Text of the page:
From time to time, every business experiences a cash shortfall. Bills come in from vendors, employees have to be paid, an installment on your bank loan is due, and the landlord is knocking at the door.
What do you do?
Don’t use the money you’ve set aside for certain tax obligations because you can be held personally liable for 100% of this money.
Tax money that’s sacrosanct
Some of the money that a company collects is not to be touched. The company is merely a fiduciary holding the money in trust.
Examples of trust fund taxes:
- Withholding from employees’ paychecks for federal income taxes and FICA
- Withholding from employees’ paychecks for state income taxes and, where applicable, other state tax obligations (e.g., disability contributions)
- State sales taxes
If you fail to pay over these trust fund taxes, you can face a 100% penalty for the unpaid taxes. The federal government has a Trust Fund Recovery Penalty. And many states, including California, have the same rule for state payroll taxes. The penalty applies if a “responsible person” (someone with decision-making power and check-writing authority) willfully fails to pay these taxes. Willfulness is inferred when a responsible person knows the taxes are unpaid but chooses to pay others instead.
Regardless of whether there are other owners besides you or that you set up your company as a corporation or limited liability company to achieve personal liability protection, the government can seek to recover all of the trust fund money from you. The government has three years to go after any responsible person and up to 10 years to collect the amount owed. The personal assets of the responsible person are fair game here. And the IRS can get your assets using a federal tax lien, levy, or seizure action.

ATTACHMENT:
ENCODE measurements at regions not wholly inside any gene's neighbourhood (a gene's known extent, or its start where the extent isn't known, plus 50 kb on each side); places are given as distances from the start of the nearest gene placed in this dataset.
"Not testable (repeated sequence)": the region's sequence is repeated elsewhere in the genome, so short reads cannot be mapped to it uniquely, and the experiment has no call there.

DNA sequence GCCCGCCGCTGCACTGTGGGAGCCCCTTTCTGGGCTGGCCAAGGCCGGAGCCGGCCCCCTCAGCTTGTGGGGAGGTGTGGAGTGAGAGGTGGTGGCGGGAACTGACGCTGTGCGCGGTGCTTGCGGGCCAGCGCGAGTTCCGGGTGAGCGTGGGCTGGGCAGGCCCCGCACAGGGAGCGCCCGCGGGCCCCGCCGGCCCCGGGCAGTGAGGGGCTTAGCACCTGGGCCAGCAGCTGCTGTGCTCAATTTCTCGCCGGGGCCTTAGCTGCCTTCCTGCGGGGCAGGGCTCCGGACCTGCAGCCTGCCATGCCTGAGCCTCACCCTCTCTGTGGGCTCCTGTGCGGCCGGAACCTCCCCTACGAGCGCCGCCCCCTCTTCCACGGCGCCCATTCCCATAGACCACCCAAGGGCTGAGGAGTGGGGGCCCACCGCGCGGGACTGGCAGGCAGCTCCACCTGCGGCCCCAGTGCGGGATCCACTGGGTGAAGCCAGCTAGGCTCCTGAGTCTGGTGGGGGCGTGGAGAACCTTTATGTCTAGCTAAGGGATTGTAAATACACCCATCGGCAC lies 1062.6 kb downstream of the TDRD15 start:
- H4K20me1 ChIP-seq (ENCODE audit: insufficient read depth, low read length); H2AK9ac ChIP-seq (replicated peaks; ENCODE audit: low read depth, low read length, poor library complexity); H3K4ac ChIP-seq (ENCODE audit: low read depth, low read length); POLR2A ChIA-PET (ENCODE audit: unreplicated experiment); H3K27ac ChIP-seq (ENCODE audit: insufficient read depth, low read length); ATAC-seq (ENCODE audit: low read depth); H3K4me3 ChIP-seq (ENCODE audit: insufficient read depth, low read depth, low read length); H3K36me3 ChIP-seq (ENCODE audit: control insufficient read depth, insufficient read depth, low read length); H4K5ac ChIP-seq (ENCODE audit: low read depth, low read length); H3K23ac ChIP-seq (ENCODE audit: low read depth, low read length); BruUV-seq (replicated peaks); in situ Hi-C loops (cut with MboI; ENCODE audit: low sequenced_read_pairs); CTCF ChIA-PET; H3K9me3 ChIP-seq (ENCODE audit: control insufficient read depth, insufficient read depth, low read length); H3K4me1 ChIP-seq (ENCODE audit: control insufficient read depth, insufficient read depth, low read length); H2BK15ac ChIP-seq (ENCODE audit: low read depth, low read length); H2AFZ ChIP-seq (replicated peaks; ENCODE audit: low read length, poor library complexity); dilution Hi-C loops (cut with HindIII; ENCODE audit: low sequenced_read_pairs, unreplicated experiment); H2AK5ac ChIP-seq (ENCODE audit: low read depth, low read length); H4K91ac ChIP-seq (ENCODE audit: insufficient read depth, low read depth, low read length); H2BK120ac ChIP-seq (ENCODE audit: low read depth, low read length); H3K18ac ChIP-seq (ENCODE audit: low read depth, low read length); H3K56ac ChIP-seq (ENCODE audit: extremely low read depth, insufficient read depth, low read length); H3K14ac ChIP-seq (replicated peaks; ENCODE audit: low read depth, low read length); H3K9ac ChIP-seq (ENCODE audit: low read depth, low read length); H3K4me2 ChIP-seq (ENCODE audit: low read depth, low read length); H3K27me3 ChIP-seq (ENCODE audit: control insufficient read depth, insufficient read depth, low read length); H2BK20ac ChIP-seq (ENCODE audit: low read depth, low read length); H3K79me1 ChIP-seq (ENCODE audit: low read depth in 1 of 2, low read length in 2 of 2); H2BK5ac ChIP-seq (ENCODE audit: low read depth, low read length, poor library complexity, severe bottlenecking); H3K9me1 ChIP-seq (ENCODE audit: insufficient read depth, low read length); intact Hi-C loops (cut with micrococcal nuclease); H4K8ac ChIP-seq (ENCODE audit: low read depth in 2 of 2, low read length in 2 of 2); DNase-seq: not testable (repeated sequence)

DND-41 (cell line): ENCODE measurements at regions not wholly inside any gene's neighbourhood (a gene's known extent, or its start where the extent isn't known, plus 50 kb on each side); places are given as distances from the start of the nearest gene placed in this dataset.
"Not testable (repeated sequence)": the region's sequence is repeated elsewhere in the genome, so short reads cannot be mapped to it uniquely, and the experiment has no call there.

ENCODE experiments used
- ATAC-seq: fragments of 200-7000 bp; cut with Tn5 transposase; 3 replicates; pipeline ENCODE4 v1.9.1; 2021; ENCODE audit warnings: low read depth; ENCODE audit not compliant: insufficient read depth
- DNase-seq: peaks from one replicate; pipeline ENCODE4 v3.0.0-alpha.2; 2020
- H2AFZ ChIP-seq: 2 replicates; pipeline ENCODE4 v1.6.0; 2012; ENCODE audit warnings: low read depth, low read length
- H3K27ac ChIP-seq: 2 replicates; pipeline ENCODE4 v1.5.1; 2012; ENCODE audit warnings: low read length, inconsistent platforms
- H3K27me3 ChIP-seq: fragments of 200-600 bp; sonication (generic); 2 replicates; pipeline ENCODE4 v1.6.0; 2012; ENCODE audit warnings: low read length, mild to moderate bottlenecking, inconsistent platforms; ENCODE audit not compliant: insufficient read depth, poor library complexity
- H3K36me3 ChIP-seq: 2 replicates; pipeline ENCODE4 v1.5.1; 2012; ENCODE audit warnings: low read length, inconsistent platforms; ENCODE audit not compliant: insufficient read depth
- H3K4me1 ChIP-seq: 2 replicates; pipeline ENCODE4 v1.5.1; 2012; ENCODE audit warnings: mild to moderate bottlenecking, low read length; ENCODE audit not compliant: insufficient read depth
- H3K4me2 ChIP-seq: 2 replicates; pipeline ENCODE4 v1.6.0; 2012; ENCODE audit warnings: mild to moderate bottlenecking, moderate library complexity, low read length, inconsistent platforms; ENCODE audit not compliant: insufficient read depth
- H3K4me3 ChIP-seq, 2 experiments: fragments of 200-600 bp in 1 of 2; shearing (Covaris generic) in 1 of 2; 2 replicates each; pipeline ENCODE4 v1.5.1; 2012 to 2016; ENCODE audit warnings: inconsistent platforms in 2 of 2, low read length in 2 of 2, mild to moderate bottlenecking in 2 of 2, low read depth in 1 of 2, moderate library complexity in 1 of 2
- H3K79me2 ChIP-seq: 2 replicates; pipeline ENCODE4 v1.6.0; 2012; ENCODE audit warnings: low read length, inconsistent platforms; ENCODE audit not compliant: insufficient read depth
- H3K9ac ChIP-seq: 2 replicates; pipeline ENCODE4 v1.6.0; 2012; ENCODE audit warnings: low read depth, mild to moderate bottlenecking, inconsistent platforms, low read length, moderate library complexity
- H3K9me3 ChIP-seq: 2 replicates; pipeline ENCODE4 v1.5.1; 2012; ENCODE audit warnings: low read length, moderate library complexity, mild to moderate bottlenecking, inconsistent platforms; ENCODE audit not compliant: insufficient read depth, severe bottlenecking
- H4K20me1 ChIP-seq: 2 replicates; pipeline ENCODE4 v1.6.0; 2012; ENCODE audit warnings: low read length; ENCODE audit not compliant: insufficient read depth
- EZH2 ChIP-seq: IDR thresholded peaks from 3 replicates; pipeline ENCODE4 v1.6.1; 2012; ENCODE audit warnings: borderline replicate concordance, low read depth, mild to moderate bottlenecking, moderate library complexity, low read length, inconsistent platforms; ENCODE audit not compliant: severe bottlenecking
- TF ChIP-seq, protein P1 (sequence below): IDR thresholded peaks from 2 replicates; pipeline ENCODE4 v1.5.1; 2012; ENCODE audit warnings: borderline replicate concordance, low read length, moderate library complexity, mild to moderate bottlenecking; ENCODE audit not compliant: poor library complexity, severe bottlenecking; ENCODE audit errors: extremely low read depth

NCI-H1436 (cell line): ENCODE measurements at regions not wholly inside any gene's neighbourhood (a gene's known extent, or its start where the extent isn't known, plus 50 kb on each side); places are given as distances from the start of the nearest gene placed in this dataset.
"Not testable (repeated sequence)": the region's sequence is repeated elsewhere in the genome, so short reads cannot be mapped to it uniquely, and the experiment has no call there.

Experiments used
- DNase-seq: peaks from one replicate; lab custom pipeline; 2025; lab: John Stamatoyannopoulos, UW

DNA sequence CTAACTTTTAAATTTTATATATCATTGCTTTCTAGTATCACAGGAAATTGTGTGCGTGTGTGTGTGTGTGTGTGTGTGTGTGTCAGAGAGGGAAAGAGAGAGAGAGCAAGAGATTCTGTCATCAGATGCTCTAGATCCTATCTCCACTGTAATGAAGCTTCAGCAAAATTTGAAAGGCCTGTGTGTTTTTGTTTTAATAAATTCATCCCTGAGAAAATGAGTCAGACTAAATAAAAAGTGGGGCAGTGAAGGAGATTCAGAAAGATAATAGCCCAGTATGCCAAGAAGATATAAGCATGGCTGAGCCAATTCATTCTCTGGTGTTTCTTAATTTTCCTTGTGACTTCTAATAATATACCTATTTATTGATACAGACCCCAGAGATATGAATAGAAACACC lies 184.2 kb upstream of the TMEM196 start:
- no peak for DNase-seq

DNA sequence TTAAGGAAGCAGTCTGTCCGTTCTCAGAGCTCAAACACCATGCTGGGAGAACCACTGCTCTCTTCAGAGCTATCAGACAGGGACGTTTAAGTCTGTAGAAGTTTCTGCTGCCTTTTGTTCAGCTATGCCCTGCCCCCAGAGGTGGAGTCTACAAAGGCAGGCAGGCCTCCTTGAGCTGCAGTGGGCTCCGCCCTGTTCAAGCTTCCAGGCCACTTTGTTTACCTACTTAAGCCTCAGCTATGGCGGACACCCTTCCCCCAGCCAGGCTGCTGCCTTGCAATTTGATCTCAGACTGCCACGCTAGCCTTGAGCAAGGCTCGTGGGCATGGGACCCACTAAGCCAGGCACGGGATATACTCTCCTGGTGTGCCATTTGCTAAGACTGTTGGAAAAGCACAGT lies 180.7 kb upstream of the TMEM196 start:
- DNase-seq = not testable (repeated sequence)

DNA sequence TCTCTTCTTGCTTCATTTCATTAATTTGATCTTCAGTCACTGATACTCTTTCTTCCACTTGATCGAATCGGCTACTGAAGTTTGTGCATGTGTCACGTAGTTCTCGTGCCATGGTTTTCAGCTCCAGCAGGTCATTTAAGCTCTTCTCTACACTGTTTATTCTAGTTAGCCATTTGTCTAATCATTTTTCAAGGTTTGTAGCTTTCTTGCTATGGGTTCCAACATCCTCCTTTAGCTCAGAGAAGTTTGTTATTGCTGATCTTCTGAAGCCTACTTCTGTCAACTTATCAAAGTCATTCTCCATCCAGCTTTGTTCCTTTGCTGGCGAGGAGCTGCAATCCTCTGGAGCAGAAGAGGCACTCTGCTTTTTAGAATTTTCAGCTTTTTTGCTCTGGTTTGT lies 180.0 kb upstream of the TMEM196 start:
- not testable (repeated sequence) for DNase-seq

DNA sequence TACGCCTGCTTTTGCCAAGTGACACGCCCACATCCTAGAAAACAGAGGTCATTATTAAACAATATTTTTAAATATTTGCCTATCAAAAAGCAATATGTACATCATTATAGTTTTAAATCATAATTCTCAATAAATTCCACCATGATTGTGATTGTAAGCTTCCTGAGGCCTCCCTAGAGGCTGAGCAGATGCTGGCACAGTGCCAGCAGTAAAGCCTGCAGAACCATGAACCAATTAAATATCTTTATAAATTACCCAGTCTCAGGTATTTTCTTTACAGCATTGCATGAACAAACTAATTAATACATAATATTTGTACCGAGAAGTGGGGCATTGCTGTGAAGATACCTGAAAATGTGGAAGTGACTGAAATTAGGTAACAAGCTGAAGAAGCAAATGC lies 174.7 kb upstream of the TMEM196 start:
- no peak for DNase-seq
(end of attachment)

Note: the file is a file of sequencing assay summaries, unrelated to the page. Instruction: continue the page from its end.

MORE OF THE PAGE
Let’s take an example. Say you have an S corporation with three equal owners, all of whom have the authority to make day-to-day business decisions (including who to pay) and to write checks or make electronic bank transfers. Your business is in a cash crunch and with the limited funds you have, you choose to pay your vendors so you’ll continue to have inventory. You don’t pay the U.S. Treasury the amount owed for income tax withholding and the employees’ share of FICA. The IRS can choose to recoup all of the unpaid taxes from you alone. You and your co-owners are “jointly and severally liable” for these taxes. It means that the government usually pursues the person with the deepest pockets. If you pay, you can seek to recover a share from your co-owners, but that isn’t the government’s concern.
State sales taxes
Like wage withholding, merchants who collect sales taxes are merely holding the funds for their states. Say your state has an 8% sales tax rate and you sell a $10 item. You collect $10.80 from the customer; 80¢ belongs to the state. The failure to pay your sales tax collections can result in serious penalties. Ever notice a store on Main Street that’s been shut with a notice posted on the door saying “Closed due to failure to pay sales taxes”?
What to do?
If you find yourself in a cash crunch, recognize that the first parties to be paid are the federal and state government with respect to trust fund money. After that, it’s up to you to decide how to apportion the limited funds you have among your employees, vendors, and other creditors.
If you need additional cash, don’t be tempted to use trust fund money. Use any other resource you can to meet your obligations. Borrow from family and friends. Tap out your credits. Even take distributions from your retirement accounts (though this should definitely be a last resort).
Finally, let this difficult experience teach you a valuable lesson about cash flow management. Use software or online solutions to help. And work closely with your CPA or other financial advisor so you never again face a cash crunch.